Some people may have difficulty accepting or even recognizing aid when it appears in unexpected guises from unlikely sources. All we can do is to follow our inner guidance, give when we are moved to do so and shine our light to the best of our ability. As we join our energy with those in the circle, we become part of something that is larger and more powerful than the individuals within it.

When we act as part of a community of service like this, we are reminded that we are not only assisting an individual or select group in the moment, but we are serving the greater good. We are creating a better world, and can rest assured that help will be there for us as well. As we offer our own light to the collective glow to help someone through a time of darkness, all of our lights become brighter. We can live every day from this place of light, knowing the freedom from fear and worry that allows us to receive and share the protective and supportive light of life.

The Daily OM

Knowing Right and Wrong

 

Author: Stewart Bitkoff

On one level people want simple answers and to be told what to do. On another they want freedom to choose and make their own decisions. People are multi-level and have the capacity to make their own choices as well as accept direction from others. Discordance sets in when the guidance from others or authority does not fit what the individual wants or feels is right for them. In this case, the individual is in conflict and looks for something else.

Most people are taught a philosophy of ‘right and wrong.’ At an early age aspects of this protective mechanism are projected into daily life and are part of social and religious training. For example, if you do not get-up on time and arrive timely at school this is bad. As an adult, being late will eventually result in loss of job. Or as a youth, if you take street drugs, this will lead to personal problems and addiction.

It is difficult to disagree with these two maxims about daily life. Get places on time and do not take potentially damaging street drugs. However, to complicate matters other factors may be at play. Perhaps the individual is getting to work late because of an inner, hidden unease with this type of work. In time, after warnings by the supervisor, the worker realizes this and moves on. Or the youth experimenting with recreational drugs uses this learning in a future career in brain chemistry. Or in a more damaging scenario, after years of addiction the person sobers up and becomes a drug counselor who, because of personal experience, helps dozens of others.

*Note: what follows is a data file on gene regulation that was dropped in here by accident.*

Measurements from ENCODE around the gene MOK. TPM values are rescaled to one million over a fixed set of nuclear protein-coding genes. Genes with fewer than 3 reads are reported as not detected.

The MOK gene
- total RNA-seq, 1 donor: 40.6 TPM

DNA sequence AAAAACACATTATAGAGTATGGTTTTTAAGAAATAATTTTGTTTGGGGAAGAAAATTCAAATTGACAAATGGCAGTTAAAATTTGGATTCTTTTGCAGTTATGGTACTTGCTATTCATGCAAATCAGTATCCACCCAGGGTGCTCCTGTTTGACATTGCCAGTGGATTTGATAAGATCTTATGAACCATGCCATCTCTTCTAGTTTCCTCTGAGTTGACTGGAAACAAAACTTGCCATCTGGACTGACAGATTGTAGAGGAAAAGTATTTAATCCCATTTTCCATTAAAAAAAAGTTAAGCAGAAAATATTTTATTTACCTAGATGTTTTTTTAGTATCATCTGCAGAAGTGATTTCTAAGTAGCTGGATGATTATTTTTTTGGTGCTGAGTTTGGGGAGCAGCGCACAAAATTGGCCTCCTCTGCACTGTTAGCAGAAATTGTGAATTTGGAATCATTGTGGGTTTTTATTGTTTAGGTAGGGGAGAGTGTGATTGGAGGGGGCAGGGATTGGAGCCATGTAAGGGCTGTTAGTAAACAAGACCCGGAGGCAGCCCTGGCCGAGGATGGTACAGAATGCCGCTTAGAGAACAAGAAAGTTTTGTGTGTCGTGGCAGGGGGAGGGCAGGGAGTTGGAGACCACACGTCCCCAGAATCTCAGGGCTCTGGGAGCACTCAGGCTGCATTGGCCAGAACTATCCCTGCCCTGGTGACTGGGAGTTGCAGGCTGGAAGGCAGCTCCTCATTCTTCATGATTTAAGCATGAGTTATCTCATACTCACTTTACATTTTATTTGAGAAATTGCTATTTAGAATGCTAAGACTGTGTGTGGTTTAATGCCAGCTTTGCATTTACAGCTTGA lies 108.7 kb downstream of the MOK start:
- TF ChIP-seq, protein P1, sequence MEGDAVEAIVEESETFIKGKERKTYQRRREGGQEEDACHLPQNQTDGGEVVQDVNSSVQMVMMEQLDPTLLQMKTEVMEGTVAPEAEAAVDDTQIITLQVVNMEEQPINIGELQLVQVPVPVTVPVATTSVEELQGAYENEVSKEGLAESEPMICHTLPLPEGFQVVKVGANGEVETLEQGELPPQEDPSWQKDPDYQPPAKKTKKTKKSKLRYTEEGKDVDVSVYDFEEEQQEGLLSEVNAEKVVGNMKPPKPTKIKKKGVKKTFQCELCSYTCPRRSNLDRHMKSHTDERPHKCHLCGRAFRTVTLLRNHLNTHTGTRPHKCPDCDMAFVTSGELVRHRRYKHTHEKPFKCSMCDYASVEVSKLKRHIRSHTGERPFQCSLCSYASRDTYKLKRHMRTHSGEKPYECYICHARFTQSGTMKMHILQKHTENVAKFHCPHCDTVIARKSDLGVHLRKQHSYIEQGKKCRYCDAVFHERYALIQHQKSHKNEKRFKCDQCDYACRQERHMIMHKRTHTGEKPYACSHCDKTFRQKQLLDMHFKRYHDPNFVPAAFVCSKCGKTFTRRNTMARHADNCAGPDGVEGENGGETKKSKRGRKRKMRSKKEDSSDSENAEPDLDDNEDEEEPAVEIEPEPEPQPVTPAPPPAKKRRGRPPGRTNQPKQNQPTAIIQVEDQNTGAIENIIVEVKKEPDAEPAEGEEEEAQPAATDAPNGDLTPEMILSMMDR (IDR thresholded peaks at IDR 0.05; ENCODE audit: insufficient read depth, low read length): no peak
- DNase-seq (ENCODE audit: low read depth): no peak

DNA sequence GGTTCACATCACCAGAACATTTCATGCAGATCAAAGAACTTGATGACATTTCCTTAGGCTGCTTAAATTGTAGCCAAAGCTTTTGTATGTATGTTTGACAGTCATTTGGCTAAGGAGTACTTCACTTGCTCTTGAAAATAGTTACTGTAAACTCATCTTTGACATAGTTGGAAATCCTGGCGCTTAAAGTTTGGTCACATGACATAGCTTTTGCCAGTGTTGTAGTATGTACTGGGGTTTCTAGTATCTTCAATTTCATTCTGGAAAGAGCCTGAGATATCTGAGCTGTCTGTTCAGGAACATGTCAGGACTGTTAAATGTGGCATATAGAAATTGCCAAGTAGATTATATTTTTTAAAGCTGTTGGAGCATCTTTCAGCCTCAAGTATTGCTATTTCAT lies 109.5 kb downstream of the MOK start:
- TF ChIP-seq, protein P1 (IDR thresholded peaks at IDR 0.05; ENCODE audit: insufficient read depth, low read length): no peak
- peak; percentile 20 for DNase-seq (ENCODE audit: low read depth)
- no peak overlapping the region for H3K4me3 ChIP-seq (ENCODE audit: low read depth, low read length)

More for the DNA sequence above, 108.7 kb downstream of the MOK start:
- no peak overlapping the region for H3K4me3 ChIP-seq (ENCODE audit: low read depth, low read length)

From a higher perspective, looking at events: travelers are taught to take a more longitudinal and holistic view of the effect of specific actions. In real life, often it is not a simple matter of an action being ‘right or wrong.’ Actions are complex and involve others, having both a collective and individual effect. Before making many decisions it is wise to consider their long term and multi-level effect.

As an example, how about the common situation where your beloved asks- do you think I have put on a few pounds? Does this dress/suit make me look heavy? Sometimes telling the truth can be unnecessarily hurtful, particularly if the individual has been struggling with their weight. In this situation, I’ll leave it to you to figure out what is right or wrong; in most things, we are free to pick and choose.